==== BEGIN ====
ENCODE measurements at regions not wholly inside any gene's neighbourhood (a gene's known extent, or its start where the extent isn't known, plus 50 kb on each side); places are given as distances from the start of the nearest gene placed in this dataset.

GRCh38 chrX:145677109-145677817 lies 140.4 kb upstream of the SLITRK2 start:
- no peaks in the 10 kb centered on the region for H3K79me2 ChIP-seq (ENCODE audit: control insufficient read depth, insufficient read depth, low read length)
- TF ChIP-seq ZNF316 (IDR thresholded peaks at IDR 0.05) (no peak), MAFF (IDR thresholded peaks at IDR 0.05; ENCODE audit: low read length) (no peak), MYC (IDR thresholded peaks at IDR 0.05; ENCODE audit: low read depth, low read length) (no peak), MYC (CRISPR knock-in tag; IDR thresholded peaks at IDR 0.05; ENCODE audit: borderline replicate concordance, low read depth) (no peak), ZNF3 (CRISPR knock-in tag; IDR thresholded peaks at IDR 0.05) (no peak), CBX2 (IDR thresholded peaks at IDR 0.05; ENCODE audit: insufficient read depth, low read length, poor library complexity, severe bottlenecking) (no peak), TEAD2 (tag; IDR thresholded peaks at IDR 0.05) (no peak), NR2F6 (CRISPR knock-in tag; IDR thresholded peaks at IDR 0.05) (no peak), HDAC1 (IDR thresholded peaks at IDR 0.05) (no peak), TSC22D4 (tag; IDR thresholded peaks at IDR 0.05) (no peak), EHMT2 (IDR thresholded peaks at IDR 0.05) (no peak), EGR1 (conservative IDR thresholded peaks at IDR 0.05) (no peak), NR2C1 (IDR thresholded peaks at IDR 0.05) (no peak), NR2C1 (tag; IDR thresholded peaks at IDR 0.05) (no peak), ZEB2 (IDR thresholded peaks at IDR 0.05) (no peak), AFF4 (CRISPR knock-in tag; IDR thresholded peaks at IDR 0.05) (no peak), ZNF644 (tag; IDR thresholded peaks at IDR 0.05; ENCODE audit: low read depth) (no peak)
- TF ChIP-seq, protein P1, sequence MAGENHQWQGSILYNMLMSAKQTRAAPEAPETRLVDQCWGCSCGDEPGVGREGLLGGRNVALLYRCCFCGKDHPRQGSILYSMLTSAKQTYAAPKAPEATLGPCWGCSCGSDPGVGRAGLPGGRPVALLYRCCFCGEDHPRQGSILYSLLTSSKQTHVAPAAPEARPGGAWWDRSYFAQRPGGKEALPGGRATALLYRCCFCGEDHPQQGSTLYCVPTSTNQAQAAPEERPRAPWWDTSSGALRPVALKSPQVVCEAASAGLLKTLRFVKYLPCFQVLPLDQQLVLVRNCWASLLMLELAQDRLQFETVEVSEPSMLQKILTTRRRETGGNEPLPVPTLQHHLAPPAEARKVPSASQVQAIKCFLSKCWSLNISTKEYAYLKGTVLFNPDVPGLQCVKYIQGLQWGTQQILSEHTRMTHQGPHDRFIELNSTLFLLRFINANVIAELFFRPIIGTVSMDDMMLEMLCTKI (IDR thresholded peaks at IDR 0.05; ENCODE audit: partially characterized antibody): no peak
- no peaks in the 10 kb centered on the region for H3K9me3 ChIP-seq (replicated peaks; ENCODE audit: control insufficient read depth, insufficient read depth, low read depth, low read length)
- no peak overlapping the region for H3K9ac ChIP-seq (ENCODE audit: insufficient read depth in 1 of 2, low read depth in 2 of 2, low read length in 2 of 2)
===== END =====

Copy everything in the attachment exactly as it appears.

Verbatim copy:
ENCODE measurements at regions not wholly inside any gene's neighbourhood (a gene's known extent, or its start where the extent isn't known, plus 50 kb on each side); places are given as distances from the start of the nearest gene placed in this dataset.

GRCh38 chrX:145677109-145677817 lies 140.4 kb upstream of the SLITRK2 start:
- no peaks in the 10 kb centered on the region for H3K79me2 ChIP-seq (ENCODE audit: control insufficient read depth, insufficient read depth, low read length)
- TF ChIP-seq ZNF316 (IDR thresholded peaks at IDR 0.05) (no peak), MAFF (IDR thresholded peaks at IDR 0.05; ENCODE audit: low read length) (no peak), MYC (IDR thresholded peaks at IDR 0.05; ENCODE audit: low read depth, low read length) (no peak), MYC (CRISPR knock-in tag; IDR thresholded peaks at IDR 0.05; ENCODE audit: borderline replicate concordance, low read depth) (no peak), ZNF3 (CRISPR knock-in tag; IDR thresholded peaks at IDR 0.05) (no peak), CBX2 (IDR thresholded peaks at IDR 0.05; ENCODE audit: insufficient read depth, low read length, poor library complexity, severe bottlenecking) (no peak), TEAD2 (tag; IDR thresholded peaks at IDR 0.05) (no peak), NR2F6 (CRISPR knock-in tag; IDR thresholded peaks at IDR 0.05) (no peak), HDAC1 (IDR thresholded peaks at IDR 0.05) (no peak), TSC22D4 (tag; IDR thresholded peaks at IDR 0.05) (no peak), EHMT2 (IDR thresholded peaks at IDR 0.05) (no peak), EGR1 (conservative IDR thresholded peaks at IDR 0.05) (no peak), NR2C1 (IDR thresholded peaks at IDR 0.05) (no peak), NR2C1 (tag; IDR thresholded peaks at IDR 0.05) (no peak), ZEB2 (IDR thresholded peaks at IDR 0.05) (no peak), AFF4 (CRISPR knock-in tag; IDR thresholded peaks at IDR 0.05) (no peak), ZNF644 (tag; IDR thresholded peaks at IDR 0.05; ENCODE audit: low read depth) (no peak)
- TF ChIP-seq, protein P1, sequence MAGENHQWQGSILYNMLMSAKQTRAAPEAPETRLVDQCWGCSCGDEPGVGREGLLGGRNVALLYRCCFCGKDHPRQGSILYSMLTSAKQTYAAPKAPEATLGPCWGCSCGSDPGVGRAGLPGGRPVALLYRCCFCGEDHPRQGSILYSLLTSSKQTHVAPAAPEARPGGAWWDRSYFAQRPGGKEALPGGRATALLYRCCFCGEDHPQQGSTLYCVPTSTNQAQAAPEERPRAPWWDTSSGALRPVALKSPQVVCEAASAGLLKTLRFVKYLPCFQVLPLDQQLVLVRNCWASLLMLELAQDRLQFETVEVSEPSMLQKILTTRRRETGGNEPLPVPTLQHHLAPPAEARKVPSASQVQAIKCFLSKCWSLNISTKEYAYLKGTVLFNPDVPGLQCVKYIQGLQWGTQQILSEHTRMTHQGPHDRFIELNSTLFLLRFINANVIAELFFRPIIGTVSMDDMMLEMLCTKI (IDR thresholded peaks at IDR 0.05; ENCODE audit: partially characterized antibody): no peak
- no peaks in the 10 kb centered on the region for H3K9me3 ChIP-seq (replicated peaks; ENCODE audit: control insufficient read depth, insufficient read depth, low read depth, low read length)
- no peak overlapping the region for H3K9ac ChIP-seq (ENCODE audit: insufficient read depth in 1 of 2, low read depth in 2 of 2, low read length in 2 of 2)